Watch an artist create designs with enormous spirograph style cogs she made

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i’d buy a set of those wheels.


I remember the elementary school art teacher that turned us onto these, boy that was fun.


several years ago my wife gave me a mint condition super spirograph set just like the one i got when i was 9.


Muy Fabuloso!


If anything is crying out for a software implementation it’s a spirograph. Oh hey
check this out!


This is a wonderful thing, and fun to watch.

When I first read the title I envisioned Land of the Giants type HUGE cogs and colored pens.

(Actually a floor lamp)

There’s a story about the Japanese painter Hokusai having a giant sheet of paper created and laid out on the floor of a large room and using a broom as a brush and a big bucket of ink to create a painting on the room-sized sheet of paper.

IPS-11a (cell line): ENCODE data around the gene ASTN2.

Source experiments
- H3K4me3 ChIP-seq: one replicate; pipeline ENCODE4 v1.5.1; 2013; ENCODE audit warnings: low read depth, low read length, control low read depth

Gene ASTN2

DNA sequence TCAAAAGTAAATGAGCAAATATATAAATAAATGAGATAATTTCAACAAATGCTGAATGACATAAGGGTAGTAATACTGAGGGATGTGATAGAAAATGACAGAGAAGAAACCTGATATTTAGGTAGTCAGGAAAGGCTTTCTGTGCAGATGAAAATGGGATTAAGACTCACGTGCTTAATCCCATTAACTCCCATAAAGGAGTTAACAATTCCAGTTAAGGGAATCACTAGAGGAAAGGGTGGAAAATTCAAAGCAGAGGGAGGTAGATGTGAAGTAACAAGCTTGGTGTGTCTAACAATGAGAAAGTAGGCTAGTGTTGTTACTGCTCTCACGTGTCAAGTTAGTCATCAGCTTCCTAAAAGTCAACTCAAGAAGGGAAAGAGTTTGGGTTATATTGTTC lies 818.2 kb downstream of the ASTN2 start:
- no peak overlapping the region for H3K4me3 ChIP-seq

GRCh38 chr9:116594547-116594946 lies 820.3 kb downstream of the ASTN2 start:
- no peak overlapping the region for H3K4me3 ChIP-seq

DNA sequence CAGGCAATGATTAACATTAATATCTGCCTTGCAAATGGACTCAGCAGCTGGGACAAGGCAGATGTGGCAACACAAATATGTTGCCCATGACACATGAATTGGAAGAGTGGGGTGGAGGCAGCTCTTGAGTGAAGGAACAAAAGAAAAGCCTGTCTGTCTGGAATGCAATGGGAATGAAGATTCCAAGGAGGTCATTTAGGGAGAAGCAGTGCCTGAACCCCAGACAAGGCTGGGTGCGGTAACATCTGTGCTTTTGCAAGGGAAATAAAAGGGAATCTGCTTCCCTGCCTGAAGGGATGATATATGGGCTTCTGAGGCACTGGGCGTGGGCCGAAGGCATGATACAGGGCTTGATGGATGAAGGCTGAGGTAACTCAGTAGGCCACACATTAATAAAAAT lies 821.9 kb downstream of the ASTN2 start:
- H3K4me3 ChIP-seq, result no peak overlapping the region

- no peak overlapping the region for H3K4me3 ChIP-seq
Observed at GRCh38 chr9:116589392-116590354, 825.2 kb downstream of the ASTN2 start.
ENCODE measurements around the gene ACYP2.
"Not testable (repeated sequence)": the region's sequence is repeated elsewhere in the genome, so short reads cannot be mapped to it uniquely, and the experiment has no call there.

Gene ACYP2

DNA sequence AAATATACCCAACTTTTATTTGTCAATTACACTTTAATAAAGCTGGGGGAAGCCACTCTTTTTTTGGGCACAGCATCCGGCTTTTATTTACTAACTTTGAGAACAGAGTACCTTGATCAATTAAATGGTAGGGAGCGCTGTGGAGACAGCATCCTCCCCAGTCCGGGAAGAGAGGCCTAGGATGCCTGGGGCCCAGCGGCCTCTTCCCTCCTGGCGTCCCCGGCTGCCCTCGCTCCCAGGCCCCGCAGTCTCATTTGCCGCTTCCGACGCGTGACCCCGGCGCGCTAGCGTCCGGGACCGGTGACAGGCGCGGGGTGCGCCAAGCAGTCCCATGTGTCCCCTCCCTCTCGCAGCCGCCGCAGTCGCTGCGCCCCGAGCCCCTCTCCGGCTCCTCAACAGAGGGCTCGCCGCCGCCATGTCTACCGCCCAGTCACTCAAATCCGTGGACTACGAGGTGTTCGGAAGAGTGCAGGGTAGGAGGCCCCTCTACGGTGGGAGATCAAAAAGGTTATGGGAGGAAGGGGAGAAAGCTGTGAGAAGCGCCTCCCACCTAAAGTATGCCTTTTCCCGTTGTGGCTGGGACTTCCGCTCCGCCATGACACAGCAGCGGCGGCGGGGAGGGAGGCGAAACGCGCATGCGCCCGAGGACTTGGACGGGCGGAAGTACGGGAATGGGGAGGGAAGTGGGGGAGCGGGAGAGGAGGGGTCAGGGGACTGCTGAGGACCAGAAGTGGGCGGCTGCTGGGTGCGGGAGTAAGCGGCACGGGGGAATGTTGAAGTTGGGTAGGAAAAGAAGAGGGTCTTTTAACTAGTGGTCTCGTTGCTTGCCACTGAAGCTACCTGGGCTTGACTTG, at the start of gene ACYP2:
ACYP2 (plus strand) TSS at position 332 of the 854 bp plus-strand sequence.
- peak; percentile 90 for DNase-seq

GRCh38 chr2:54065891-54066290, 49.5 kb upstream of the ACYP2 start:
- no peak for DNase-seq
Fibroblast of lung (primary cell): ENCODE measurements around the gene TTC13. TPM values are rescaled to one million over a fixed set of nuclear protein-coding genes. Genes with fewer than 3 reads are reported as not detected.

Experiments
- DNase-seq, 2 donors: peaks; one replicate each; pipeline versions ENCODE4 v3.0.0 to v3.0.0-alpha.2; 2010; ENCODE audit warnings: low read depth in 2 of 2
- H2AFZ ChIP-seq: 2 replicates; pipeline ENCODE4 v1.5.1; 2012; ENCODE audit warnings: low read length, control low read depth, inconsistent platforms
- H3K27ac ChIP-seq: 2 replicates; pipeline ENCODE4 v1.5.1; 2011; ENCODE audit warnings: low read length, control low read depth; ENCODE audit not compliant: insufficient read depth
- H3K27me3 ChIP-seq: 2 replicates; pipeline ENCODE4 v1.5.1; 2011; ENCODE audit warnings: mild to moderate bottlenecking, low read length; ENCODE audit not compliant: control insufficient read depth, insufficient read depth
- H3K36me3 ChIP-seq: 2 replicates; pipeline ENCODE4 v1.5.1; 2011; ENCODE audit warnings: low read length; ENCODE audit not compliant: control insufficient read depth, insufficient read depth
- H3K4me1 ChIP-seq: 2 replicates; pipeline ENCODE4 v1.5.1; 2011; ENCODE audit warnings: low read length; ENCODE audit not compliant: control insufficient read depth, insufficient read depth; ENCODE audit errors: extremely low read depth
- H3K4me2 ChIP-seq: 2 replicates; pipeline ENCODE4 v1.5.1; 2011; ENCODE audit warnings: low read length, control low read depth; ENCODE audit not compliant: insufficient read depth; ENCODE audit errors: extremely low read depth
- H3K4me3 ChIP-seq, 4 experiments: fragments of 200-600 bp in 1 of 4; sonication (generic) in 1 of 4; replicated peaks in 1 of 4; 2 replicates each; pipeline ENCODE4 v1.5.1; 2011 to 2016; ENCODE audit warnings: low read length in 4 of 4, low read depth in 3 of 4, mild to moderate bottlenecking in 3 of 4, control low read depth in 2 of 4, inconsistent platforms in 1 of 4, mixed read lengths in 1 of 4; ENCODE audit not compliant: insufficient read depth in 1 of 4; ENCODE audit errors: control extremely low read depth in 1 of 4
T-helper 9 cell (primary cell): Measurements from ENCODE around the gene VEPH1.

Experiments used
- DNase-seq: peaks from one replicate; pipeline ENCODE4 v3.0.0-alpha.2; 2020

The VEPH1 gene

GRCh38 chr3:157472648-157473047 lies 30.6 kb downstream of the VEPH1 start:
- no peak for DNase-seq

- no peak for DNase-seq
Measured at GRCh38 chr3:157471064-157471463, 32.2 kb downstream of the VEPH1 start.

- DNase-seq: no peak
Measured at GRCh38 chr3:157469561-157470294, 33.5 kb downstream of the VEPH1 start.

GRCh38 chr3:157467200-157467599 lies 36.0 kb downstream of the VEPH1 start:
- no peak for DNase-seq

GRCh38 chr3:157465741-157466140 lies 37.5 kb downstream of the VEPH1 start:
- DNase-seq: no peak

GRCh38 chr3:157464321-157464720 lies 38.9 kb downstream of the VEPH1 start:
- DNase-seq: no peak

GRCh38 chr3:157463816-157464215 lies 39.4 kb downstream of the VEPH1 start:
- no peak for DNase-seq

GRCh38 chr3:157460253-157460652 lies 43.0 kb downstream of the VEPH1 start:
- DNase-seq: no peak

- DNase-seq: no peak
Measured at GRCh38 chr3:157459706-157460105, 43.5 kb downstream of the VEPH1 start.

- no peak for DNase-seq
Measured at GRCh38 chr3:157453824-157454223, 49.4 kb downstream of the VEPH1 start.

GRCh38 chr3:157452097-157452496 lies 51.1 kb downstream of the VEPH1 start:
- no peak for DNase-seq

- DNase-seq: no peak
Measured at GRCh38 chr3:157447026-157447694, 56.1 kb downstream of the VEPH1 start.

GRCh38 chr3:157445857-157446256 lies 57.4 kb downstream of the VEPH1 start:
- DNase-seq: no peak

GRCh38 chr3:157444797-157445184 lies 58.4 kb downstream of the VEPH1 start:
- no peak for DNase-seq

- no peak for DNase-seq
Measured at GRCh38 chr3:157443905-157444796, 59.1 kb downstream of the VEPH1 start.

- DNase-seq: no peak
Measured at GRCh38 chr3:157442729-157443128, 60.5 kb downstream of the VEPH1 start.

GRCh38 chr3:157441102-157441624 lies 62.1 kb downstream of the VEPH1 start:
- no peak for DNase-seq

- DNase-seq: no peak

That would have been fun to watch. Hokusai has been a favorite of mine since I was a kid. I bought a cool book about him by James Michener at the Metropolitan Museum of Art bookstore when we lived in the Hudson River Valley.



Wow! I’ve never seen one with ‘assemble yourself’ parts for wheels, etc. Want! :wink:

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that’s the way they were sold originally in 68 and 69 when the spirograph and then the super spirograph came on the market. strangely enough, they were marketed for kids and they had all those easily broken, tiny plastic parts plus they had about two dozen little push-pins to hold the stationary frames down with. it was actually very difficult to make designs with the sets and required a lot of care and patience, things i had in short supply at 8 when i got my original set but which i had in abundance at 50 when i got my next one.

Oh, I had all the sharp pins and eminently swallowable pieces but at age 9 I think I could be trusted with these and even all the bits in your set. I have just never seen a set with parts that needed assembly. Never. Perhaps it was not sold in UK? Always wondered how those squares shapes happened. Given the bits at my disposal, it was a real mystery.

Sigh. The missed opportunities of youth.

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